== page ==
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Because Sheldon Silver Is Finally a Felon

Sheldon Silver  

He’s lived like a fugitive for years. The longtime Speaker of the New York State Assembly, Silver frequently traveled by air from his attached apartments in the Lower East Side to Albany, routing himself through Philadelphia and Washington, D.C., to run up an estimated 168,618 frequent-flier miles in three years, at a $20,219 cost to taxpayers. The most powerful man in state government through five governors — prior to his bust in January and extortion conviction last month — preferred five-hour sojourns to the one-hour direct flight, though no one who knows Silver thinks he spent them reading policy memos.

He once bumped into a friend at an airport and they wound up flying together. When the flight attendant came by with peanuts, Silver took his bag, but the friend demurred. As the attendant continued up the aisle, Silver reproached him.

“Take the peanuts,” he insisted, an epitaph as much as it was an instruction.

Silver’s Foley Square trial grabbed headlines for weeks, with the normally dour 71-year-old smiling confidently at cameras, even as the evidence revealed he was more a contingent-fee king than a legislator, earning several times what he did as Speaker from a legal practice that never required him to cite a clause of case law. The jury found, among other things, that he had indeed funneled state grants to a doctor who delivered asbestos patients to his firm.

But defense attorney Steven Molo tried to convert Silver into a hero targeted by prosecutors who just didn’t understand how the sausage was made in Albany. “A lesser person would have folded,” said Molo, who presented no defense. Molo didn’t mention that Silver’s campaign committee had paid him and another Silver lawyer $1.5 million between January and June, a figure bound to end up higher still. It’s a lot easier to stand tall when someone else is paying the bill.

While Silver’s crimes are now well known, thanks to crusading U.S. Attorney Preet Bharara, it’s the small stuff that makes him special. He wrote the city’s finance commissioner to urge a rent reduction for a housing cooperative in his district without revealing that he and his relatives lived there. Caught by the New York Times using all his influence over 40 years to block affordable housing on a vacant lot near that four-building complex, effectively excluding blacks and Latinos from the area, Silver claimed the culprit was a Sheldon E. Silver, not him, a joke of a dodge blown away by the Times.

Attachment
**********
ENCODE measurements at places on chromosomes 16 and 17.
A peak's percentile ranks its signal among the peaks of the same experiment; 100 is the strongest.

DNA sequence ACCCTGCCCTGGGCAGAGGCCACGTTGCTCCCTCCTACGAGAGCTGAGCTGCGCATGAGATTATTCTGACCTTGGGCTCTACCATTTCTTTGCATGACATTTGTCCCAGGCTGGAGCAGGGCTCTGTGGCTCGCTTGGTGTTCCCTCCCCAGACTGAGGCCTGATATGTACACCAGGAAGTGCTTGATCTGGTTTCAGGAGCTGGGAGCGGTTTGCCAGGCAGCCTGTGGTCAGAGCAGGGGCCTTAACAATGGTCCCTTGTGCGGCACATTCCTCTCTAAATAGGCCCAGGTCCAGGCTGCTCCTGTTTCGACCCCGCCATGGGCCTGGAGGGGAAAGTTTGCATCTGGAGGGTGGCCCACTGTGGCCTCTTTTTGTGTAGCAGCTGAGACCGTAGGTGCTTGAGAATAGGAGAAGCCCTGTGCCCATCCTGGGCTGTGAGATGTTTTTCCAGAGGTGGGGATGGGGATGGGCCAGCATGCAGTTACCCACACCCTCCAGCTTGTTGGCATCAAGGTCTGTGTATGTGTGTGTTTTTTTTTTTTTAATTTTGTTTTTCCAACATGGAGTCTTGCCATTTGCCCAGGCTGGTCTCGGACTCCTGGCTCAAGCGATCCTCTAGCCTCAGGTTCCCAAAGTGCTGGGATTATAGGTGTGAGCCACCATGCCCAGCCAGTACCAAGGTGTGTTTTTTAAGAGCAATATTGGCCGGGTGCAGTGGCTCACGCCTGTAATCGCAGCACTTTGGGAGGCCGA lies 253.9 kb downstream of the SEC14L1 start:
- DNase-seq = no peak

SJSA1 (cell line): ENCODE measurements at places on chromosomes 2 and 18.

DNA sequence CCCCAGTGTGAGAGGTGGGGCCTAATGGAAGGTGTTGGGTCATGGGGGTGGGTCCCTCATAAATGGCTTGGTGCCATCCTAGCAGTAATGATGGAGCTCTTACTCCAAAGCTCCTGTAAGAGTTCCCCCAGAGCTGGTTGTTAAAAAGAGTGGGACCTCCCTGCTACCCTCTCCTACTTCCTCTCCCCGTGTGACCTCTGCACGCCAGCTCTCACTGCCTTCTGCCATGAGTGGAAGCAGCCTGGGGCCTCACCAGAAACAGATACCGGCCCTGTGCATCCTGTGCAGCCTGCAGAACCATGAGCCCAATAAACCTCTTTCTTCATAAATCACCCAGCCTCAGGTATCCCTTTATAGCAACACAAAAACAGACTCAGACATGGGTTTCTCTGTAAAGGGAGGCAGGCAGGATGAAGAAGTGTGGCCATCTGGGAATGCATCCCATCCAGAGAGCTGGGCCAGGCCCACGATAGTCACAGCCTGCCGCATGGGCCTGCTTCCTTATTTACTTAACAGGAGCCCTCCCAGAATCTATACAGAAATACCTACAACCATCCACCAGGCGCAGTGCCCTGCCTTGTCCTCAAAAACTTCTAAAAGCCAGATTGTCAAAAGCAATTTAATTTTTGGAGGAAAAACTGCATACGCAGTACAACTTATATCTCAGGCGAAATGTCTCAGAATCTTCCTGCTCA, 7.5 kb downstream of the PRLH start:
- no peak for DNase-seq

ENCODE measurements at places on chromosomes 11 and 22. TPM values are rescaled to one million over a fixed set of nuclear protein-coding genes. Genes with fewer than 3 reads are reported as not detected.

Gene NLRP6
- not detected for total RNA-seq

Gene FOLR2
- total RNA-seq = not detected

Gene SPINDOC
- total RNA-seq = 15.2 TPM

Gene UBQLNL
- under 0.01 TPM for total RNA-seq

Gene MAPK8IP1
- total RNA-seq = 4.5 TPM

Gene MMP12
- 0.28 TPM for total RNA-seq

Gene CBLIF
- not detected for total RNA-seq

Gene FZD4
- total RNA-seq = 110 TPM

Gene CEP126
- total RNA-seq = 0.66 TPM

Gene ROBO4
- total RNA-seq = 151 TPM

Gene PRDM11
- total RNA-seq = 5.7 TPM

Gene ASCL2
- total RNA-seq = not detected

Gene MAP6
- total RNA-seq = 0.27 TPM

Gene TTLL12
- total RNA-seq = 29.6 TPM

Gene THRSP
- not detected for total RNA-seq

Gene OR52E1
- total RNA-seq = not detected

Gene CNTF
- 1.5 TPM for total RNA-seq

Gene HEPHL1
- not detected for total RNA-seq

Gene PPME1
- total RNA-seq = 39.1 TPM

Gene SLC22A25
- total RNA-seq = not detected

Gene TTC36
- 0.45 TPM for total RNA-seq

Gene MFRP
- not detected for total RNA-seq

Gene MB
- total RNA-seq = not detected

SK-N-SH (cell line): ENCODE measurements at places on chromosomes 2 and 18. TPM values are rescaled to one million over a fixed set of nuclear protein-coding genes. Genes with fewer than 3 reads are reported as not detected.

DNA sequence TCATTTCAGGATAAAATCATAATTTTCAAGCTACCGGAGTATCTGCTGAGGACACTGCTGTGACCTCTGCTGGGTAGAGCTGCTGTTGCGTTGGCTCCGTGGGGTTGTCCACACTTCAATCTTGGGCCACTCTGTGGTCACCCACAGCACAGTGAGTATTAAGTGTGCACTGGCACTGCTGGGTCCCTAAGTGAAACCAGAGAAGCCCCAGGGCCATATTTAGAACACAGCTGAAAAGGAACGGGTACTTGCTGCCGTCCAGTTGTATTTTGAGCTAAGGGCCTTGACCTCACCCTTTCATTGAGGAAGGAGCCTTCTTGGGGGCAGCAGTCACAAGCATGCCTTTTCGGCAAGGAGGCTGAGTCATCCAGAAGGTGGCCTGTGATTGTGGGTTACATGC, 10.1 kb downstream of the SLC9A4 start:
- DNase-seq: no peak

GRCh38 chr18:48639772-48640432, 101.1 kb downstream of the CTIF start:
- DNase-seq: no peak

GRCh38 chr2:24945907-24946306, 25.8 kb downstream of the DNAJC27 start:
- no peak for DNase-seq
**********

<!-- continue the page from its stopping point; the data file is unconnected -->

The jury that convicted Silver was the face of the city, led by a black and Latino majority, eight of them women. The 12 were a breath of fresh air in a state choking on fumes from the sausage factory, with more than 30 state leaders convicted, sanctioned, or indicted in the past ten years, enough for a caucus of their own. If his trade-offs were business as usual, the jury convicted business as usual. (Former Senate majority leader Dean Skelos was also found guilty of bribery and extortion on December 11.)

But even after Silver’s indictment, Albany was fortifying its walls. A bill introduced by Democratic reformers in the State Senate to bar elected officials from paying for their criminal defense with campaign donations can’t even find an Assembly sponsor, much less get a vote in the Senate. And the two houses agreed to conveniently disagree on whether a pol felon could still collect his pension, with the Senate passing one version of a constitutional amendment and the Assembly a different one, stalling the whole effort. The felons are still taking the peanuts.